NUSSEIRAT, Gaza Strip – Students in this refugee camp study in stifling hot metal shipping containers, and there’s no space in the U.N. classrooms for thousands of incoming first-graders because Israel’s blockade of Gaza has kept out supplies for building schools.

At Gaza’s largest hospital, the CT scanner is used only for the most urgent cases because there are no spare parts to fix its failing cooling system.

Since the violent 2007 takeover of Gaza by Hamas – an Islamic militant group responsible for firing thousands of rockets at Israeli border communities – Israel has let in only limited humanitarian supplies, including basic food and medicine.

Construction materials, which Israel maintains Hamas could use to make weapons and build bunkers, were barred; the vast majority of Gaza’s 1.5 million people couldn’t travel, and a trade ban has wiped out tens of thousands of manufacturing jobs.

Now that Israel is vowing, under international pressure, to ease the restrictions, aid officials say urgent action is needed. Israel must move “within days, not months,” Gaza’s top U.N. aid official, John Ging, said Monday.

During the three-year blockade, the U.N. has had to put nearly $110 million worth of construction projects on hold, including six schools, five clinics and 2,300 apartments for Gaza’s poorest and those made homeless by past Israeli military operations.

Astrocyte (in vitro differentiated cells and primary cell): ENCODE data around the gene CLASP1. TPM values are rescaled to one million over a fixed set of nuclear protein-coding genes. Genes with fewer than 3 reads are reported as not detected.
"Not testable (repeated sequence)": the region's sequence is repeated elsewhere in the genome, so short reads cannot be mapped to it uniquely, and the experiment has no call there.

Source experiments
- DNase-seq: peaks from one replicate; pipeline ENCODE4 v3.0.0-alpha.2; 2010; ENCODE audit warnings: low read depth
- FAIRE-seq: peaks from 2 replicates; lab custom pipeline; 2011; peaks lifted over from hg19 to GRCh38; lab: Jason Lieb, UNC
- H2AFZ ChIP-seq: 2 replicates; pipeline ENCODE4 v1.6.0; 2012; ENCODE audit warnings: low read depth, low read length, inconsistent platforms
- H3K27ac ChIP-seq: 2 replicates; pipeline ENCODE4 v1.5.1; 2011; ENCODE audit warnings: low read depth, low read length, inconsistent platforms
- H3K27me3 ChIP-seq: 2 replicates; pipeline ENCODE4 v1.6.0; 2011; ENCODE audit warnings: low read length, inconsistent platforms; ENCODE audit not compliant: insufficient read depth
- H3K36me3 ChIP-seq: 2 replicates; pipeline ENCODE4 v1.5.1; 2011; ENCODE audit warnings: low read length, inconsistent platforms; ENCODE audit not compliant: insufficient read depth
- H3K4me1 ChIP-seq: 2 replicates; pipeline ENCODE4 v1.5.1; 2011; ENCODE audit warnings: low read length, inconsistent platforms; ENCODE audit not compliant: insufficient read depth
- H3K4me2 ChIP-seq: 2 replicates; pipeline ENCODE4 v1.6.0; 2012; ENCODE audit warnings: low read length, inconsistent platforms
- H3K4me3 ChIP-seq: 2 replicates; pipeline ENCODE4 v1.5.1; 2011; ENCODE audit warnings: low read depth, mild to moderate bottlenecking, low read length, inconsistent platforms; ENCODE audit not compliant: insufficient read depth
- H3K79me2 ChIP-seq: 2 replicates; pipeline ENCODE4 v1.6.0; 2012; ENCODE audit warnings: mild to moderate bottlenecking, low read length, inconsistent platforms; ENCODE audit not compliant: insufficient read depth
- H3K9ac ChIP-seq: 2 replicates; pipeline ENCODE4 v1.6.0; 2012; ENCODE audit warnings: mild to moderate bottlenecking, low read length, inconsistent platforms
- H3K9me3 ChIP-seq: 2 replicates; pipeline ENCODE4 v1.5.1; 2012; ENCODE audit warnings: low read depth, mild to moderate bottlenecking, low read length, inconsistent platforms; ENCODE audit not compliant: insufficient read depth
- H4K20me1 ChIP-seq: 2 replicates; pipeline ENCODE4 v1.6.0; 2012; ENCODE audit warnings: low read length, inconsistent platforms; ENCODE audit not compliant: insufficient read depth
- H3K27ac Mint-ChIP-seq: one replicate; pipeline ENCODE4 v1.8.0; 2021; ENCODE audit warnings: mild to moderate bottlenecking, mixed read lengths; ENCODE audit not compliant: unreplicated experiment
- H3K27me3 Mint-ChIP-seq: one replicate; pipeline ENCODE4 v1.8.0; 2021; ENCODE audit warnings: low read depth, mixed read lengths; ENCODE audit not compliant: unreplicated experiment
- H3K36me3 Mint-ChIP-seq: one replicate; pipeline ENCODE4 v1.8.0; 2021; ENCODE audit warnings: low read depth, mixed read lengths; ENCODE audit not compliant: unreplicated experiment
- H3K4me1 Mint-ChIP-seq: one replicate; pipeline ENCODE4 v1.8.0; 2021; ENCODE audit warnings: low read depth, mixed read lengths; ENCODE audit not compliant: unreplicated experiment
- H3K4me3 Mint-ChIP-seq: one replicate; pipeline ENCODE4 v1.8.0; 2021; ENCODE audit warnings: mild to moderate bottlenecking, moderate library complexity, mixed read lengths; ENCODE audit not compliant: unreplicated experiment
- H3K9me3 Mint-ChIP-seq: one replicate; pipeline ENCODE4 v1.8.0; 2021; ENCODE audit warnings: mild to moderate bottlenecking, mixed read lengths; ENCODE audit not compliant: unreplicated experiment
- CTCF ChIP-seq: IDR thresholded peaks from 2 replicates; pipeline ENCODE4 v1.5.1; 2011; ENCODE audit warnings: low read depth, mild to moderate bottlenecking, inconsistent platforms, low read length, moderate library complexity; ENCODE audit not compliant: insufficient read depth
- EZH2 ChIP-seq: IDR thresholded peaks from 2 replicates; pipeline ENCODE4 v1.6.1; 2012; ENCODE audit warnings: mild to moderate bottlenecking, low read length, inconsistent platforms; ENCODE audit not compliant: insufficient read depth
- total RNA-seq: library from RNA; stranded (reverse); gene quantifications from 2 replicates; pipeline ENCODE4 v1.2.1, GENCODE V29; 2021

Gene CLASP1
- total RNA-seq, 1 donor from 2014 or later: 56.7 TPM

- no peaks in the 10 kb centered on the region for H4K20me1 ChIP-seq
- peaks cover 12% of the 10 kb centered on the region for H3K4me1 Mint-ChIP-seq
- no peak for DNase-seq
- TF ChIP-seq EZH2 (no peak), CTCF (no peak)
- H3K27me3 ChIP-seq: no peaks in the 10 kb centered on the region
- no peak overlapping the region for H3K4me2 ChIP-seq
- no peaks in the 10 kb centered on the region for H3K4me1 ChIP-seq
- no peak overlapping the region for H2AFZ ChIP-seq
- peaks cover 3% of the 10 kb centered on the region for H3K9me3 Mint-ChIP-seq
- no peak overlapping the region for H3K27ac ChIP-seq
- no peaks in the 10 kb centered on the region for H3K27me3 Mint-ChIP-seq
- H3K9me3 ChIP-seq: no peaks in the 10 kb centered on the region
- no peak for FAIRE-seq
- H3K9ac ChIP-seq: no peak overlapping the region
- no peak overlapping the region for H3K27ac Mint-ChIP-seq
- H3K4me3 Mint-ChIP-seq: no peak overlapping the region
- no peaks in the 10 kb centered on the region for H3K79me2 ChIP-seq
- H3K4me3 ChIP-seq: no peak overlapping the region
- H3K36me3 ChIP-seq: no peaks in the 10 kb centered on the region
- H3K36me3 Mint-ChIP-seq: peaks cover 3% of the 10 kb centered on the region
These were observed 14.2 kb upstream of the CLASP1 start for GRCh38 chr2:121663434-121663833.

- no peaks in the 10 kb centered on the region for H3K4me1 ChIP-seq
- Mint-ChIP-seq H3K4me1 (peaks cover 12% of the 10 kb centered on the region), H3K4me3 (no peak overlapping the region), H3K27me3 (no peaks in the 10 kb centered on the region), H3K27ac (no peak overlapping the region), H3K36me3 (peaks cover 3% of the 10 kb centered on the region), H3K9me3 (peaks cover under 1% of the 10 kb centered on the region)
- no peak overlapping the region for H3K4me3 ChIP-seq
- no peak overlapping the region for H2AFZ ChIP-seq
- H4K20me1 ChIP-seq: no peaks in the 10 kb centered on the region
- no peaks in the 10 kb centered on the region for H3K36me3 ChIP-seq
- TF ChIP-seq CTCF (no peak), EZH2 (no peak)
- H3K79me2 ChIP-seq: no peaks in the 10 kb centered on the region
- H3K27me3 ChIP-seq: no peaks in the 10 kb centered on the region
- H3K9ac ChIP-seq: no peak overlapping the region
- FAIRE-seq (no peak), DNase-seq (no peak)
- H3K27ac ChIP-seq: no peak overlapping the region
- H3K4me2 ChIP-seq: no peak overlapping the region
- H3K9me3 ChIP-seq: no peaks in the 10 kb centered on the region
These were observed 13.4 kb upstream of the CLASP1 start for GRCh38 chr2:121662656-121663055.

Signaling a change of course, Israel’s Cabinet said Sunday it would allow all goods into Gaza, except for items deemed to have a military use. Israel insists on maintaining its sea blockade and inspecting overland cargo to keep weapons and missiles out of Gaza militants’ hands.

Israel remained vague Monday about how and when it expected to deliver more goods to Gaza. Officials outlined procedures that suggested a slow pace, despite a White House call for quick changes in the blockade policy.

In coming days, Israel will review building projects with representatives of international organizations, including the U.N., said Maj. Guy Inbar, a Defense Ministry official. If there are no security concerns, talks will begin on how much material is needed, he said.

Such a procedure was in place during the blockade, but only one U.N. building project was ever approved, and then only after the intervention by U.N. Secretary General Ban Ki-moon.

Now the pace is expected to pick up, Inbar said.

But many questions remain unanswered, including whether Israel will allow full trade, seen as key to reviving industry and creating jobs.